By Ruth Ann Ingraham
The mid-1920s to the mid-1950s have been Cornish’s so much lively years in aviation. in the course of that interval, sod runways gave strategy to asphalt and urban; navigation developed from the iron rail compass to radar; runways that when were defined at evening with cans of oil crowned off with flaming fuel now shimmered with multicolored electrical lighting fixtures; rather than being filled subsequent to mailbags in open-air cockpits, passengers sat with ease in streamlined, pressurized cabins. within the early section of that period, Cornish played aerobatics and received air races. He went directly to run a full-service flying enterprise, served as leader pilot for the castle Wayne News-Sentinel, controlled the city’s municipal airport, helped visual display unit and preserve secure skies above the continental usa in the course of international warfare II, and directed Indiana’s first Aeronautics Commission.
Dedicating his existence to flight and its many ramifications, Cornish helped advisor the practical improvement of aviation because it grew from infancy to adulthood. via his many own reports, the tale of flight nationally is performed out.
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Additional resources for "Cap" Cornish, Indiana Pilot: Navigating the Century of Flight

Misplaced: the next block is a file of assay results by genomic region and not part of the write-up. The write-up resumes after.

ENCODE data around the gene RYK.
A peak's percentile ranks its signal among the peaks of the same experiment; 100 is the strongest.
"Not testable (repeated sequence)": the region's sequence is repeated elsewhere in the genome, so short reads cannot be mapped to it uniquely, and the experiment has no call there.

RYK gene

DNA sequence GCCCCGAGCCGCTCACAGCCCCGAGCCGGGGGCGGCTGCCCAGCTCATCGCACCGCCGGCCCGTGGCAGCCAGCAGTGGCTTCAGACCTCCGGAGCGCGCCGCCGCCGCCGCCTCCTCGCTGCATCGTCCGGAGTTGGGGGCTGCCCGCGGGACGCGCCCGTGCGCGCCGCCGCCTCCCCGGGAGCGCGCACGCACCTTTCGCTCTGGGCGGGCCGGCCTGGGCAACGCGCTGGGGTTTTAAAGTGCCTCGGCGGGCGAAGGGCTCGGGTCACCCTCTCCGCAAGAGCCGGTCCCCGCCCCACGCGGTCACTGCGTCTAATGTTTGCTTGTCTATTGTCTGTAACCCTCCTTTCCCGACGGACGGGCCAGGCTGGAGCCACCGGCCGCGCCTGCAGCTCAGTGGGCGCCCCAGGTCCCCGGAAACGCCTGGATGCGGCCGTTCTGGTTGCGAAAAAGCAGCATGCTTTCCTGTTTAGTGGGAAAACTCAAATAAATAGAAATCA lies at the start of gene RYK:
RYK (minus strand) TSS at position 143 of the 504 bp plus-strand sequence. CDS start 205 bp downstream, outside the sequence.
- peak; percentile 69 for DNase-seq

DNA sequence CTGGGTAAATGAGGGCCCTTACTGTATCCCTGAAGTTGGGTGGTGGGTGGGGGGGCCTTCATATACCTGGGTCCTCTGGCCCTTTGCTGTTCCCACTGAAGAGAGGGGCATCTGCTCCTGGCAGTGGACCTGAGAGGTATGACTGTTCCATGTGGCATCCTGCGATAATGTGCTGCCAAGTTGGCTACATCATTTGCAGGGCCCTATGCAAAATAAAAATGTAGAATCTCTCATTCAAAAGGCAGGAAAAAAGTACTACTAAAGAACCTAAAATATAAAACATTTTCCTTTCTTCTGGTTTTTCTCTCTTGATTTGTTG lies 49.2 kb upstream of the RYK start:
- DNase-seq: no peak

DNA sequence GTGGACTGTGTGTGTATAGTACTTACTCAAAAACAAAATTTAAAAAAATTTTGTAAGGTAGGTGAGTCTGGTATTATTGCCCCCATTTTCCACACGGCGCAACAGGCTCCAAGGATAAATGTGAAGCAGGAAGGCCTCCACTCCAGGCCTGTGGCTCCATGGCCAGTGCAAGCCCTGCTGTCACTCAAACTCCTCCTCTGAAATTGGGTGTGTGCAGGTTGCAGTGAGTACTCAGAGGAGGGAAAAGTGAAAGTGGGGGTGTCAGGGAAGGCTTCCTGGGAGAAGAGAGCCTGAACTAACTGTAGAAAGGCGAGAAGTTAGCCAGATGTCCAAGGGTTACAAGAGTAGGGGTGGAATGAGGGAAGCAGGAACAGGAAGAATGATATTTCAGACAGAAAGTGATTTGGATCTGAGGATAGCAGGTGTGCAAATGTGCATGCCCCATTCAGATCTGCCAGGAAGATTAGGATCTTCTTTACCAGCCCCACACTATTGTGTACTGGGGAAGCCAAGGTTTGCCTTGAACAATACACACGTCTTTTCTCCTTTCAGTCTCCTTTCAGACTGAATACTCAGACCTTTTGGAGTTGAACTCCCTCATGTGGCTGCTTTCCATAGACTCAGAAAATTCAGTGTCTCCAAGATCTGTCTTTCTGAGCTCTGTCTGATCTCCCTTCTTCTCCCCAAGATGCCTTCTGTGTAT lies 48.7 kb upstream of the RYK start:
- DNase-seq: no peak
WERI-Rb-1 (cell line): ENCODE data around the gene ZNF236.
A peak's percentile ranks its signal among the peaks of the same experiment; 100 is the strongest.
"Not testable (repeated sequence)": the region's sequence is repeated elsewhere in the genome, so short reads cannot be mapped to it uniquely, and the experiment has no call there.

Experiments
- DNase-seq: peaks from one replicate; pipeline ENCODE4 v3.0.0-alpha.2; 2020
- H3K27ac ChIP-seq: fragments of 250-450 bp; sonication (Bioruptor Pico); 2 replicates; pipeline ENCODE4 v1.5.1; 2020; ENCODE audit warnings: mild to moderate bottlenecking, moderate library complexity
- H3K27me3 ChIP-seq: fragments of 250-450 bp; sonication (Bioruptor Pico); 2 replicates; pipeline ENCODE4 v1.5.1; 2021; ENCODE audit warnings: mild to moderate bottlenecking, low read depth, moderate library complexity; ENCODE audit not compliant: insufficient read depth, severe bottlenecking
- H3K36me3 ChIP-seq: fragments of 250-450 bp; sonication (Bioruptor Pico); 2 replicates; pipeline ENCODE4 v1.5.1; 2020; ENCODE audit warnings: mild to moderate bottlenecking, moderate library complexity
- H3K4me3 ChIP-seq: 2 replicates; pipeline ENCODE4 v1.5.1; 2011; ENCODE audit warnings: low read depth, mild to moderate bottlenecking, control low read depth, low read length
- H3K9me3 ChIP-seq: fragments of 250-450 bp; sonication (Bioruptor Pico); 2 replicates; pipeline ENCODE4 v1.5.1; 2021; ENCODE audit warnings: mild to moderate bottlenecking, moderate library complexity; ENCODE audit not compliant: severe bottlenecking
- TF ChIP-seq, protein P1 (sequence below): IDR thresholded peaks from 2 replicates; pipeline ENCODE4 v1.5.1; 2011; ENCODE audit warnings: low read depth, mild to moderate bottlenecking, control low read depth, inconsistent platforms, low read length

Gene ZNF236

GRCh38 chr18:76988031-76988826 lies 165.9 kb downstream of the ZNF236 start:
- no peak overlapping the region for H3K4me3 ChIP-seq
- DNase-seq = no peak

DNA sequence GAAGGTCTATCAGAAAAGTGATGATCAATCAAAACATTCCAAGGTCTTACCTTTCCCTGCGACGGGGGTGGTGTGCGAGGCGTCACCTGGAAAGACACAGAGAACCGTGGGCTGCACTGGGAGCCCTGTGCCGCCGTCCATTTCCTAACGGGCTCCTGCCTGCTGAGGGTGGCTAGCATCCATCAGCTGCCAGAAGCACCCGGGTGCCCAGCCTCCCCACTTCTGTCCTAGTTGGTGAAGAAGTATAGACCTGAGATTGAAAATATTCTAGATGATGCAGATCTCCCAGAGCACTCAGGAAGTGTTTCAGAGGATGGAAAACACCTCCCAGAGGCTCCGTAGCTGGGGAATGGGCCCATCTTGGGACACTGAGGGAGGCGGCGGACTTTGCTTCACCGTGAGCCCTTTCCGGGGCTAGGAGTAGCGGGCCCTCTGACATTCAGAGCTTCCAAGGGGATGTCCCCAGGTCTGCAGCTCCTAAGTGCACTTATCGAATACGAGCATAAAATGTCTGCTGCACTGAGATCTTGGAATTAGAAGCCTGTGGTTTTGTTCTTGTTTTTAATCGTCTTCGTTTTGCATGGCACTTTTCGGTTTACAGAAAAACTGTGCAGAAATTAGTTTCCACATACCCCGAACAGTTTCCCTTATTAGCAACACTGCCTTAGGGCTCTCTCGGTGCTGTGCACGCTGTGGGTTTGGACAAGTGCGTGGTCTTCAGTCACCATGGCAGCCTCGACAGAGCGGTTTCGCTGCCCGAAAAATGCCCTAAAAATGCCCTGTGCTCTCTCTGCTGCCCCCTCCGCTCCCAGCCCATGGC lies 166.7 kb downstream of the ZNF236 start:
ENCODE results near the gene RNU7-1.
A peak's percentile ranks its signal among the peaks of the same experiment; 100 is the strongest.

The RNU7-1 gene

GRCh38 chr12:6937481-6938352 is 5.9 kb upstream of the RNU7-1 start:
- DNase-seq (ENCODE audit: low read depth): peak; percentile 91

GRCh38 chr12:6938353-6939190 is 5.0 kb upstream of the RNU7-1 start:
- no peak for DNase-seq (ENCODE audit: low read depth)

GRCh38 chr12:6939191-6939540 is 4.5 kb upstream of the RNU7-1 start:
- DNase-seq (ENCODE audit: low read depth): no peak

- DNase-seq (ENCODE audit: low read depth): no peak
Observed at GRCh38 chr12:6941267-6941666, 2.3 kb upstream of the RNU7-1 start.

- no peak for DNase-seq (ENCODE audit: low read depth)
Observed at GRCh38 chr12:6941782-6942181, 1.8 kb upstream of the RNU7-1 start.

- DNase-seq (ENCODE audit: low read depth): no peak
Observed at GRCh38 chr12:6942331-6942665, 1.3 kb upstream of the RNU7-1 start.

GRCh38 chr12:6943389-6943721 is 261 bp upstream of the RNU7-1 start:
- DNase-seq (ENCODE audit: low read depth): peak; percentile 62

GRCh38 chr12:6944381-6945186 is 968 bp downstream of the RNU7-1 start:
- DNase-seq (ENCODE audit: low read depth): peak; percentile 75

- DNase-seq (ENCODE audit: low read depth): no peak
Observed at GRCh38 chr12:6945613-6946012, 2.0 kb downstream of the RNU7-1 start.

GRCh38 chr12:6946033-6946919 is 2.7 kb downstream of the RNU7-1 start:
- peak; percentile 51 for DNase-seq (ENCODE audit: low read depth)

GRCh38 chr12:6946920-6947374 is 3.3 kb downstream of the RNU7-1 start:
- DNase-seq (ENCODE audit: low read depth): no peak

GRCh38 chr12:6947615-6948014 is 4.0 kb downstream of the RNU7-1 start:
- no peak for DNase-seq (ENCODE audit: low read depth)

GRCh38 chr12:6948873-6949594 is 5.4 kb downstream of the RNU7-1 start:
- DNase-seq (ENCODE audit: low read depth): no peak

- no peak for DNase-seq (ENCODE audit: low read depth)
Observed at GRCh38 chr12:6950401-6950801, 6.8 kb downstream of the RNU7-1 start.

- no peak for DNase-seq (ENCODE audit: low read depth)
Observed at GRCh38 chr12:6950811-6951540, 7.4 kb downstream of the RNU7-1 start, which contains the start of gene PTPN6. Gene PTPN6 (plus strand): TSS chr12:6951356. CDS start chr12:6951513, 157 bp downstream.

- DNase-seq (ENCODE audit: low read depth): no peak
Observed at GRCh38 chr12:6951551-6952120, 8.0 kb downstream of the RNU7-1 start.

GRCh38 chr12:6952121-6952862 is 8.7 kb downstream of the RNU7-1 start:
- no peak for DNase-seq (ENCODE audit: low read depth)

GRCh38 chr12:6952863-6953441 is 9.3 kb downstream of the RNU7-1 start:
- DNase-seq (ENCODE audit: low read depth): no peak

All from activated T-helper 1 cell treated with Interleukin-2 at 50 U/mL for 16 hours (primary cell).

Roger Myers, author and aviation museum curator, reviewed the chapters about the airfields in Fort Wayne in the 1920s, 1930s, and early 1940s. Steve Baranyk checked references to World War II. My long-lost step-cousin David G. Ehrman, a Fort Wayne pilot who is intimately familiar with both Smith and Baer Fields, read a later stage of the book in its entirety. Don Manley, pilot and airport engineer, answered more questions for me as I neared completion of this project and helped me select illustrations to accompany the text.
6 Between 1908 and 1914, the American government spent a paltry $500,000 on military aviation, whereas France, Germany, Russia, and Belgium spent a combined $54 million. In 1913, the United States had fewer than one hundred certified civilian and military pilots; worldwide, there were twenty-four hundred. France had embraced the Wright brothers’ invention, and French engineers had quickly gone to work. 7 In the early stages of the conflict, European planes were designed and used for observation.
That was true for at least the first decade that followed my parents’ marriage in 1926. My father loved all things pertaining to flight, and he totally immersed himself in many aspects of it. The fact that during the months of July and August 1929 he flew every single day—sixty-two days straight—is just one example. In the 1950s a job change shifted the tenor of their lives significantly, and by the 1960s they were able to enjoy shared interests—their home and garden, photography, travel—and could spend time watching their two adored granddaughters grow to adulthood.